Windbreaks and Sustainability

While windbreaks can often enhance the aesthetic appeal of an area, their main purpose is to reduce the impact of wind on crops and soil and make an agricultural operation more sustainable.

How Windbreaks Work

Windbreaks act as a buffer between wind and areas where crops are grow. They usually involve rows of trees or shrubs (though artificial materials are sometimes used) and lie perpendicular to prevailing winds. The height of a windbreak determines how much area is protected.

Though one might assume that the denser the windbreak the better, the ideal windbreak actually lets some wind pass through it. This produces less turbulence on the other side of the barrier and helps better protect crops.1

Windbreaks and Sustainability

Windbreaks help protect crops and soils in several ways, making production more sustainable2:

  • Reduce soil erosion, which leaves more nutrients available to plants
  • Help mitigate water losses and thus reduce the amount of water needed to grow the crop
  • Protect crops from damage due to wind and wind-blown particles
  • Help prevent agricultural chemicals from drifting into unintended areas
  • Reduce the spread of diseases such as citrus canker
  • Provide habitat for animals that prey on agricultural pests

Though windbreaks are not as commonly used in Florida as they are in other parts of the world, they are gaining more attention, especially in the area of citrus diseases.3 Learn more about windbreaks and sustainability with these UF/IFAS Extension resources:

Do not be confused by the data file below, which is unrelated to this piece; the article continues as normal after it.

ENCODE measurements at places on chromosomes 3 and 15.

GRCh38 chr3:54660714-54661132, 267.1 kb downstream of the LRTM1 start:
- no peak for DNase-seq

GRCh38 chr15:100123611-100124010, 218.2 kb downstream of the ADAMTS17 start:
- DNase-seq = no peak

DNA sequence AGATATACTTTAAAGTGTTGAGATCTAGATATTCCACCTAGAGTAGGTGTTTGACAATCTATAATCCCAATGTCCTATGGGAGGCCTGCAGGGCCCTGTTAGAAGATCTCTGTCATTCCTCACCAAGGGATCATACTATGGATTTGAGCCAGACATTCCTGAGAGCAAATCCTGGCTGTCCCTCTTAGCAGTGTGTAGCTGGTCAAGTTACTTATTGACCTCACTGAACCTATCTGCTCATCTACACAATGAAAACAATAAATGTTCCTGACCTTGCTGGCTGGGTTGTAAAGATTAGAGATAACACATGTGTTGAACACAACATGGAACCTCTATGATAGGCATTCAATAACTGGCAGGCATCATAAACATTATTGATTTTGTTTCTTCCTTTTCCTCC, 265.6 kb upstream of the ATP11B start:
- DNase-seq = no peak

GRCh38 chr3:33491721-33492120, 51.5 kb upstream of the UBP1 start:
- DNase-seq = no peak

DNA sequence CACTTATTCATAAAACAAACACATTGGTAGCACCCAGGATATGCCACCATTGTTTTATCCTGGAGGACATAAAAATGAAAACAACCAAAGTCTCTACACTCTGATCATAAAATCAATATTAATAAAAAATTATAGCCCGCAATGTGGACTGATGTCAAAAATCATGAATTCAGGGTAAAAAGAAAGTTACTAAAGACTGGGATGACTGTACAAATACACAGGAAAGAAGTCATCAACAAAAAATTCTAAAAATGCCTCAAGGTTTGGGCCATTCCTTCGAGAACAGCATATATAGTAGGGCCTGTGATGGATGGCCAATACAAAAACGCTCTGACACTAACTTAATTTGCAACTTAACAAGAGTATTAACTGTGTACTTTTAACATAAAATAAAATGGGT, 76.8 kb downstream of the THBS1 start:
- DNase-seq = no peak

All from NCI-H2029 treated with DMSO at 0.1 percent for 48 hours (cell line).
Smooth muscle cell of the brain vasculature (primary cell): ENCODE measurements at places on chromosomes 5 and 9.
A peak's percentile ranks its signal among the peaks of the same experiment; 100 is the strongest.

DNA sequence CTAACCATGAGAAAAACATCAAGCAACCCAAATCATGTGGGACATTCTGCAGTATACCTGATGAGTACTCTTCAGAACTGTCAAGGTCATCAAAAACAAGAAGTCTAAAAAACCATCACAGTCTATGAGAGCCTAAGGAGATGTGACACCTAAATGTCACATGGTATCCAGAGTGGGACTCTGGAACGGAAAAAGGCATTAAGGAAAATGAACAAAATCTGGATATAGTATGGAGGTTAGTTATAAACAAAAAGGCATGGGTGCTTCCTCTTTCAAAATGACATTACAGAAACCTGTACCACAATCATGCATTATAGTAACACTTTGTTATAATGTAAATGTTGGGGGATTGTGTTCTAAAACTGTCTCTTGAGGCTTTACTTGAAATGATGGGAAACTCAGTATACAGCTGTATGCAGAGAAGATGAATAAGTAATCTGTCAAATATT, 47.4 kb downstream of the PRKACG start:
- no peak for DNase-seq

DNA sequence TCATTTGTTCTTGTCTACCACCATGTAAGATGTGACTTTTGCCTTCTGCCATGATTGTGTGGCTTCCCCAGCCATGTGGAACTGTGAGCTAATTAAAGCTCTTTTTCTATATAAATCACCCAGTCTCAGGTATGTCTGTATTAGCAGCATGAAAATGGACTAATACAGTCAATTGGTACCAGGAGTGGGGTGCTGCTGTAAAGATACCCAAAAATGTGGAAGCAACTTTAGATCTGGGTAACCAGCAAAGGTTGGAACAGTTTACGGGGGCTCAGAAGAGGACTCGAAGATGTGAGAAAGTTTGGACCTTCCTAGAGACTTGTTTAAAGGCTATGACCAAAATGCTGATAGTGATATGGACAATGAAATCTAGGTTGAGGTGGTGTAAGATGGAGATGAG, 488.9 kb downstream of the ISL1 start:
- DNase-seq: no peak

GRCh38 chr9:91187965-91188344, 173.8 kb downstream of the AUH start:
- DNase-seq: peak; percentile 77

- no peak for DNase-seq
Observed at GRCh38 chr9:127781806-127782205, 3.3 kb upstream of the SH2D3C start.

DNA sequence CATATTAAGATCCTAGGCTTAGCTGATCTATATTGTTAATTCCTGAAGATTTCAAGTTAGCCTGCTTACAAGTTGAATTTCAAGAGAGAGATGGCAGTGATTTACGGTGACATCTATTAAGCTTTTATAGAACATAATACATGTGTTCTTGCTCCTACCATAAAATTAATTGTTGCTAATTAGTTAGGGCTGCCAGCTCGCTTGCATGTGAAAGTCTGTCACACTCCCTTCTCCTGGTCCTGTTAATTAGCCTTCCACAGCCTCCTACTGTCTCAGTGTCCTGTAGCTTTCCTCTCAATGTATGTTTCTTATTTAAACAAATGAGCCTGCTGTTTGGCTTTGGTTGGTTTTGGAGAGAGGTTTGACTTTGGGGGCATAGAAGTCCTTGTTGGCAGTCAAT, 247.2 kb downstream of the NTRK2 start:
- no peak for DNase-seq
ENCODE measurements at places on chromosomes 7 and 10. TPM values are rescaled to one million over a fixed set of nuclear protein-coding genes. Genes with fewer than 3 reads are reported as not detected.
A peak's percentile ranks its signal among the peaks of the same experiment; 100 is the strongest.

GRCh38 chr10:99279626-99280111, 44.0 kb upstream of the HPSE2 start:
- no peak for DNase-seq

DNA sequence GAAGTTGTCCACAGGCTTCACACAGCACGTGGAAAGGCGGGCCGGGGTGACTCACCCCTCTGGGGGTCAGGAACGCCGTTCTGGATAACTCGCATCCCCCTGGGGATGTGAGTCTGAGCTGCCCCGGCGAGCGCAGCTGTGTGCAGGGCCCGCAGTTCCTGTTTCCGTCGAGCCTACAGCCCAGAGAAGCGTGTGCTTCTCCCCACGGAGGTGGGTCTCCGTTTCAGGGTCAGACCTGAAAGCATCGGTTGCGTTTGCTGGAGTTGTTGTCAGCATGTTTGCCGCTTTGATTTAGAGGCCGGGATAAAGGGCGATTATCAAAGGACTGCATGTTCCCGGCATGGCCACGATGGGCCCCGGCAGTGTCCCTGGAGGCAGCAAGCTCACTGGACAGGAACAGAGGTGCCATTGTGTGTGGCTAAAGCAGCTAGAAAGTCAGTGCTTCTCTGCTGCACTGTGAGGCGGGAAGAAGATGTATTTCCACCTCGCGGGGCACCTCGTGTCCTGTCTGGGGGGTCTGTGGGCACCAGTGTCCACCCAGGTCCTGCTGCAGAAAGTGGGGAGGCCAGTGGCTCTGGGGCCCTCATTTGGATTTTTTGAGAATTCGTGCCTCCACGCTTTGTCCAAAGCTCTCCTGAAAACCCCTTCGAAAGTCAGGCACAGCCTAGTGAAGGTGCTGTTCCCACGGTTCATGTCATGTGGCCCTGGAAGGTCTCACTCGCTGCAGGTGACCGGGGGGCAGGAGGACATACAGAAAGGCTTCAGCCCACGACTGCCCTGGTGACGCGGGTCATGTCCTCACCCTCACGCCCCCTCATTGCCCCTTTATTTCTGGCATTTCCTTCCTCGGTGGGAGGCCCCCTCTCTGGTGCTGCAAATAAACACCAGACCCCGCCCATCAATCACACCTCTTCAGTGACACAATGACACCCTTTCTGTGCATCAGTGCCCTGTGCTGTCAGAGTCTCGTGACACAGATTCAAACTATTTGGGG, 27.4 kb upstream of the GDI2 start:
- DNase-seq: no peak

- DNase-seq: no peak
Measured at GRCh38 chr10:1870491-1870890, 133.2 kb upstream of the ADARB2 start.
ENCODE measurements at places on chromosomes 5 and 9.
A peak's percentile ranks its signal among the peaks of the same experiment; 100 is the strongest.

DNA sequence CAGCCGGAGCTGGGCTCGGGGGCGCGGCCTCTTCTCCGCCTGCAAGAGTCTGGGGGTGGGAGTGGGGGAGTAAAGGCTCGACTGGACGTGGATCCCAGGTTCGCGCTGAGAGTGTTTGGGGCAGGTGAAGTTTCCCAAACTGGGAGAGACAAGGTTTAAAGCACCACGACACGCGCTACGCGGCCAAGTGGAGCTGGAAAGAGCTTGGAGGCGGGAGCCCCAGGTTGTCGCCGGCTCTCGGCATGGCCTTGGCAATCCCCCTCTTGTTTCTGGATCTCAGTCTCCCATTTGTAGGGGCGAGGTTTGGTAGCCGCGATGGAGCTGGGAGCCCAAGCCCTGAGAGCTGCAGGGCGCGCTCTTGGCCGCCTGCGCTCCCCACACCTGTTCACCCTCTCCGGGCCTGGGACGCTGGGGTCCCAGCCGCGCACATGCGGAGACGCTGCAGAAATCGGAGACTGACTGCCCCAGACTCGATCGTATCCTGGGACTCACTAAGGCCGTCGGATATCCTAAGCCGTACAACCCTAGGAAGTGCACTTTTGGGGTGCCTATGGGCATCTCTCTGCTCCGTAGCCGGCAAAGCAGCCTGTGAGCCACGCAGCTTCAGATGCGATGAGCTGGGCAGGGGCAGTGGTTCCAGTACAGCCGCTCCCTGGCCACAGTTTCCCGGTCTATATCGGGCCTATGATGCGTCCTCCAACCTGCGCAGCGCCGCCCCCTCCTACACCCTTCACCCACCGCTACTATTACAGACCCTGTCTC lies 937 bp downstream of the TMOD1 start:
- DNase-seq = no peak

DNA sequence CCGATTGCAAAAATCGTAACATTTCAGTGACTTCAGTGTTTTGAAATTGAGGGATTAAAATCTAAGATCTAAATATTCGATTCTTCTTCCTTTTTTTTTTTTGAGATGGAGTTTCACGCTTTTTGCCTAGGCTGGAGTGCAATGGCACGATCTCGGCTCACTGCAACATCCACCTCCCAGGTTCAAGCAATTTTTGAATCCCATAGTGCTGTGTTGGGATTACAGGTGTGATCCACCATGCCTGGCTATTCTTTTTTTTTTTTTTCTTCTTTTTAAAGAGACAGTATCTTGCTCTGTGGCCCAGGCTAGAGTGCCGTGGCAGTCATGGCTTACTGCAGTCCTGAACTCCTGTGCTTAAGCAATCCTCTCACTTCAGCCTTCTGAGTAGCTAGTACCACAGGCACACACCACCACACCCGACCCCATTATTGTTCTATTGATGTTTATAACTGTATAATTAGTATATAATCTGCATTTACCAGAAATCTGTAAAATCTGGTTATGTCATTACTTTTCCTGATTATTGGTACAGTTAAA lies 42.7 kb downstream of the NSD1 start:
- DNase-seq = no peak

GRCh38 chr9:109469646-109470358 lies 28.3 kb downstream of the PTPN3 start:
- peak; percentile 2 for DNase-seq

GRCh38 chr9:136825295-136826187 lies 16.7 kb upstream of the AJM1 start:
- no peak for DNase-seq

1. Bijay Tamang, Michael G. Andreu, Melissa H. Friedman, and Donald L. Rockwood, Windbreak Designs and Planting for Florida Agricultural Needs, FOR227, Gainesville: University of Florida Institute of Food and Agricultural Sciences, 2015,
  2. Michael G. Andreu, Bijay Tamang, Melissa H. Friedman, Don Rockwood, The Benefits of Windbreaks for Florida Growers, FOR192, Gainesville: University of Florida Institute of Food and Agricultural Sciences, 2014,
  3. “Living and Artificial Windbreaks for Citrus,” UF/IFAS Citrus Research and Education Center, n.d.,

Photo credits: Tyler Jones, UF/IFAS


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Posted: February 22, 2016

Category: Agribusiness, Agriculture, Conservation, Crops, Pests & Disease, SFYL Hot Topic, Water
Tags: Chemical Drift, Erosion, Sustainable Hot Topic, Windbreaks

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